Conference abstract

Demographic factors affecting physical activity level among local government workers in Lagos State

Pan African Medical Journal - Conference Proceedings. 2018:8(77).09 Apr 2018.
doi: 10.11604/pamj-cp.2018.8.77.659
Archived on: 09 Apr 2018
Contact the corresponding author
Keywords: Physical activity, hypertension, body mass index, non-communicable diseases
Opening ceremony

Demographic factors affecting physical activity level among local government workers in Lagos State

Oluwaseun Ebenezer Oladeinde1,&, David Dairo2, Bidemi Yusuf2

1Nigeria Field Epidemiology and Laboratory Training Programme, Abuja, Nigeria, 2College of Medicine, University of Ibadan, Oyo State, Nigeria

&Corresponding author
Oluwaseun Ebenezer Oladeinde, Nigeria Field Epidemiology and Laboratory Training Programme, Asokoro, Abuja, Nigeria


Introduction: physical inactivity is a known risk factor for non-communicable diseases. Workers spend majority of the waking hours at the work environment and so the activities in the workplace can complement the total physical activity levels of workers. The aim of the study is to assess the socio-demographic factors affecting physical activities level of Lagos State Local government workers.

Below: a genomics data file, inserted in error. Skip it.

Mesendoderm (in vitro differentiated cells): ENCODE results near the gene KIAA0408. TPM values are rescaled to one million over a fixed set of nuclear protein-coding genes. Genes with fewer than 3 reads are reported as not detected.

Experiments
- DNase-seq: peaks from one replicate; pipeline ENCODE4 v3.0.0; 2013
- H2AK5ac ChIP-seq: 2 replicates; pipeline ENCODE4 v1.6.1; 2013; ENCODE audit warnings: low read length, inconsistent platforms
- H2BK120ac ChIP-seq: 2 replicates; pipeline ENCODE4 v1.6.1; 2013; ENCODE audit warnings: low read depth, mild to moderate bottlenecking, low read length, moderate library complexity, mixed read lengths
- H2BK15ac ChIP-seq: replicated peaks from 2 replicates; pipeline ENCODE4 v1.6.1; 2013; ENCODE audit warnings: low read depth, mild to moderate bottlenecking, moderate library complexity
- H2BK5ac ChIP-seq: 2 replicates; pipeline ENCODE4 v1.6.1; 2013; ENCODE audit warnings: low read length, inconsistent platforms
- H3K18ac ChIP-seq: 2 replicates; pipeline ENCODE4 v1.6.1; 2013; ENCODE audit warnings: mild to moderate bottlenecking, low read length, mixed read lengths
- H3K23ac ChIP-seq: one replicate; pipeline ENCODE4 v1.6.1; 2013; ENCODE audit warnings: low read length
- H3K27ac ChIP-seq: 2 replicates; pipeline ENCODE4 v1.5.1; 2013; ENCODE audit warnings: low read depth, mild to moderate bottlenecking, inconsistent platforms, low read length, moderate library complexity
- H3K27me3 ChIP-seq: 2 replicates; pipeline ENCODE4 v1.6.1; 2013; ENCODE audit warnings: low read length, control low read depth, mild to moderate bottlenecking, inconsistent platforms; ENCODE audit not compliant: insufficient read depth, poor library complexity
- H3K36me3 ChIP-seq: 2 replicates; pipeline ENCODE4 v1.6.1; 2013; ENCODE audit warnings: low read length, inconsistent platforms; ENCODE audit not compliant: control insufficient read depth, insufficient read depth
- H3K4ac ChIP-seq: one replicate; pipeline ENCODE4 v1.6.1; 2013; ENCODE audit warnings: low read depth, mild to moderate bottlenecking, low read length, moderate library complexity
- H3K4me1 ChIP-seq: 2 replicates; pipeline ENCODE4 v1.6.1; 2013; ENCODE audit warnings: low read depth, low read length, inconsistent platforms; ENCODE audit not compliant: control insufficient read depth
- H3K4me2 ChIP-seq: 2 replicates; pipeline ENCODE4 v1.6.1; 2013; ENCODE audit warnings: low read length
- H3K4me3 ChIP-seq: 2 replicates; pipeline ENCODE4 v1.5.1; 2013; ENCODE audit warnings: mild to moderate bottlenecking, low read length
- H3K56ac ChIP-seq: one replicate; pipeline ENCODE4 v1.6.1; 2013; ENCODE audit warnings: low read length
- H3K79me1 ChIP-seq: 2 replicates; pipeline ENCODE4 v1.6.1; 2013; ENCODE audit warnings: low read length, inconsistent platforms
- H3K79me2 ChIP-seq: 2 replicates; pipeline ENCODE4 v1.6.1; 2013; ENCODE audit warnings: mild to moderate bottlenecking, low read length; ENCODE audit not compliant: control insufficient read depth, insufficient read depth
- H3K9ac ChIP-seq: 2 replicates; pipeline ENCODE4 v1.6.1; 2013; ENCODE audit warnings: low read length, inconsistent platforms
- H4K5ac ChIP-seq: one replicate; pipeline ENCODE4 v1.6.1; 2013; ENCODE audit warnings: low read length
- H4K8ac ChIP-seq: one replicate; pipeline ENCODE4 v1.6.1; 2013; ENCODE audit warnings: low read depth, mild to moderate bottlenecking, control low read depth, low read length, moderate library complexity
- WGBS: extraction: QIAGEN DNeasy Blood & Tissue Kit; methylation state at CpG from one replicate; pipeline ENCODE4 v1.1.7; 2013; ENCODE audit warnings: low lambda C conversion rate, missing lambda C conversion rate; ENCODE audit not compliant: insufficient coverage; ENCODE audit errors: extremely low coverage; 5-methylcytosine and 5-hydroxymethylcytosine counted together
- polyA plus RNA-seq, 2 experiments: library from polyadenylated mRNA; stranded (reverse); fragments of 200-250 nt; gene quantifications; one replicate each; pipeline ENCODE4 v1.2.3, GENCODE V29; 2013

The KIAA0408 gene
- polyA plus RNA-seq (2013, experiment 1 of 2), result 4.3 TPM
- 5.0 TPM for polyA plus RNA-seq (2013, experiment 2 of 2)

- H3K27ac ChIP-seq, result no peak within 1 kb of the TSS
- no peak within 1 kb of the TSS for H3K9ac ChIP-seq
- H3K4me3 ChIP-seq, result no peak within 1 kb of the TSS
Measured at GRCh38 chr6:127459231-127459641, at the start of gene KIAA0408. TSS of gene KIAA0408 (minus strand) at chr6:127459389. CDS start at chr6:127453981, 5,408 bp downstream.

Methods: the study is a cross sectional study among Lagos State Local Government workers. Consenting workers in the Local Government Areas were interviewed using a structured interviewer’s administered phone based questionnaire. Information on socio-demographic factors, medical history and physical activities was collected. Respondent’s blood pressure, body weight, height, waist and hip circumference were measured and the body mass index (BMI) was calculated. Physical activity level was assessed using the international physical activity questionnaire (IPAQ) questionnaire.

Results: among the respondents, 47.4% were male while 41.6% were aged 40 - 49 years; also, 84.7% were married and 51.9% are degree holders. Approximately, 12.9% of respondents were hypertensive. Forty five percent of the respondents were moderately active at the work place while 8.6% were vigorously active at the work place. Fifty eight percent were engaged in daily walking of more than 10 minutes. Physical activity level was associated with female gender (X2 = 10.27, p 0.006), marital status (X2 = 7.40, p 0.025) and hypertension status (X2 = 12.6, p 0.013) while age, religion, education level, grade level and body mass index were not associated. Female and single respondents were twice more likely to be physically inactive [AOR = 2, CI (1.3 - 3.3)] and [AOR = 2.3, CI (1.2 - 4.9)].

Conclusion: continuous health education on physical activities should be intensified among Lagos State Local Government workers to ensure healthy behavioural change.